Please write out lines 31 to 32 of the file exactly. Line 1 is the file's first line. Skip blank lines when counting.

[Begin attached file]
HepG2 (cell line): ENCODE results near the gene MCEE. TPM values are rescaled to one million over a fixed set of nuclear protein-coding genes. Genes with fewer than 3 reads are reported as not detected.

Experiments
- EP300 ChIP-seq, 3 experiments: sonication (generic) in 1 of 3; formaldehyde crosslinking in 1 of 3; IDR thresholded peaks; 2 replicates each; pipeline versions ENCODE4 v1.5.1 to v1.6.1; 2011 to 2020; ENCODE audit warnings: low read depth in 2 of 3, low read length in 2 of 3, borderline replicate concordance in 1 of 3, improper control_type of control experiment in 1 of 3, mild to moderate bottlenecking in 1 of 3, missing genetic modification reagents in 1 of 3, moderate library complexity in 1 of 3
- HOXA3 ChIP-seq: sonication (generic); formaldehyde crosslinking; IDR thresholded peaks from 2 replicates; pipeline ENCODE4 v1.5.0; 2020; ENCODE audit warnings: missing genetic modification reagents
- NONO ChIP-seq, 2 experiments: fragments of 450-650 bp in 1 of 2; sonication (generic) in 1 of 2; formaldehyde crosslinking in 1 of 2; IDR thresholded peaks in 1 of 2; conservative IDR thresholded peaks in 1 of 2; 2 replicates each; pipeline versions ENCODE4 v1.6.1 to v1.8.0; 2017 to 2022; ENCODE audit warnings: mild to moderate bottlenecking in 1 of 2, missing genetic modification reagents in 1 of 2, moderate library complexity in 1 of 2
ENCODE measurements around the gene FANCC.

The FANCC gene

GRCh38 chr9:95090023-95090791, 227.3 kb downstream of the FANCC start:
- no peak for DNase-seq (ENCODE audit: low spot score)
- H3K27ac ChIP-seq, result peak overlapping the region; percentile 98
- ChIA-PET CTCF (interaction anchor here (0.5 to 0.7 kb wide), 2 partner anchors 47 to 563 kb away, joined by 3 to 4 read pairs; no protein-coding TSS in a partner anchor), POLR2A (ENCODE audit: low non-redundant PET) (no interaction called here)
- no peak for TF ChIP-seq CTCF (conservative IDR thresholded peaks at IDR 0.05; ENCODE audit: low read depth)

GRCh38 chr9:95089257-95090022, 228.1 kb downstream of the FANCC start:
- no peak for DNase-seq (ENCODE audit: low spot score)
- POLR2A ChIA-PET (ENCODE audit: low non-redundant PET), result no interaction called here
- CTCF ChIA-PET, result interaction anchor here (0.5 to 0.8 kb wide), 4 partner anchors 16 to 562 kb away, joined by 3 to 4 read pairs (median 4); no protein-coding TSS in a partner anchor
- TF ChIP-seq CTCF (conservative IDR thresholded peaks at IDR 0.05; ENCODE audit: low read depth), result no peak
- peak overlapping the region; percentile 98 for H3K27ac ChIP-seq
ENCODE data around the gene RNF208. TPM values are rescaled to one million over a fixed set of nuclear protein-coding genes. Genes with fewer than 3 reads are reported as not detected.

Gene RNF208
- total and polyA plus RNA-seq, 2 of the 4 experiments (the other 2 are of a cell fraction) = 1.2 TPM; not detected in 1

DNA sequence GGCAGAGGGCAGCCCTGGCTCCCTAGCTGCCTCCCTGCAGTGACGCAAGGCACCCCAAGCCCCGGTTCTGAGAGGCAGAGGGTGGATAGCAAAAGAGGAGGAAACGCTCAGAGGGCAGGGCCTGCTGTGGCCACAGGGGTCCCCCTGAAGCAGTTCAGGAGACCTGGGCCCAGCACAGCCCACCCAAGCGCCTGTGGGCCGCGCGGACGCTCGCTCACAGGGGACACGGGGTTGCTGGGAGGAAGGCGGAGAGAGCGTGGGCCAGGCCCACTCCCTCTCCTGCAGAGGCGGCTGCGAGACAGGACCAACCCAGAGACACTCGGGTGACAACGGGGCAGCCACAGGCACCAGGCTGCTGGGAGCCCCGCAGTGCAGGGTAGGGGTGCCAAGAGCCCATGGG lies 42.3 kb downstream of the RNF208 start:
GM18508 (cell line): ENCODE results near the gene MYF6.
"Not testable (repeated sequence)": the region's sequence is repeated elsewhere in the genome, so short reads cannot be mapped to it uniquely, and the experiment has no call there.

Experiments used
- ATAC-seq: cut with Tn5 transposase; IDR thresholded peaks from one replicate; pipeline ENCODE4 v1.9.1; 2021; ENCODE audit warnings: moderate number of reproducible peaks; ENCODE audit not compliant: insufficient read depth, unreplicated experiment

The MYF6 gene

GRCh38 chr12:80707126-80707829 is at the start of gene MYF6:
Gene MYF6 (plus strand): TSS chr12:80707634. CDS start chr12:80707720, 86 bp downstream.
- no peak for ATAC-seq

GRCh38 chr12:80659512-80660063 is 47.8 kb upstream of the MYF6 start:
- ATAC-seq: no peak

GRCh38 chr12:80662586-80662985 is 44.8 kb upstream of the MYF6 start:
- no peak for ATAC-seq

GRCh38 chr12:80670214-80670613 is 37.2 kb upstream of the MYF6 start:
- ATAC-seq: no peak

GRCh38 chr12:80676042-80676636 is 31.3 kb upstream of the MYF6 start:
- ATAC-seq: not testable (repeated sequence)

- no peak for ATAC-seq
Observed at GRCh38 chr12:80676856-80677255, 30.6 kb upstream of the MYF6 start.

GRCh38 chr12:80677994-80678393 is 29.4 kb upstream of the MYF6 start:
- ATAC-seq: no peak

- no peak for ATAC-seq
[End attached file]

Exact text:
GRCh38 chr12:80659512-80660063 is 47.8 kb upstream of the MYF6 start:
- ATAC-seq: no peak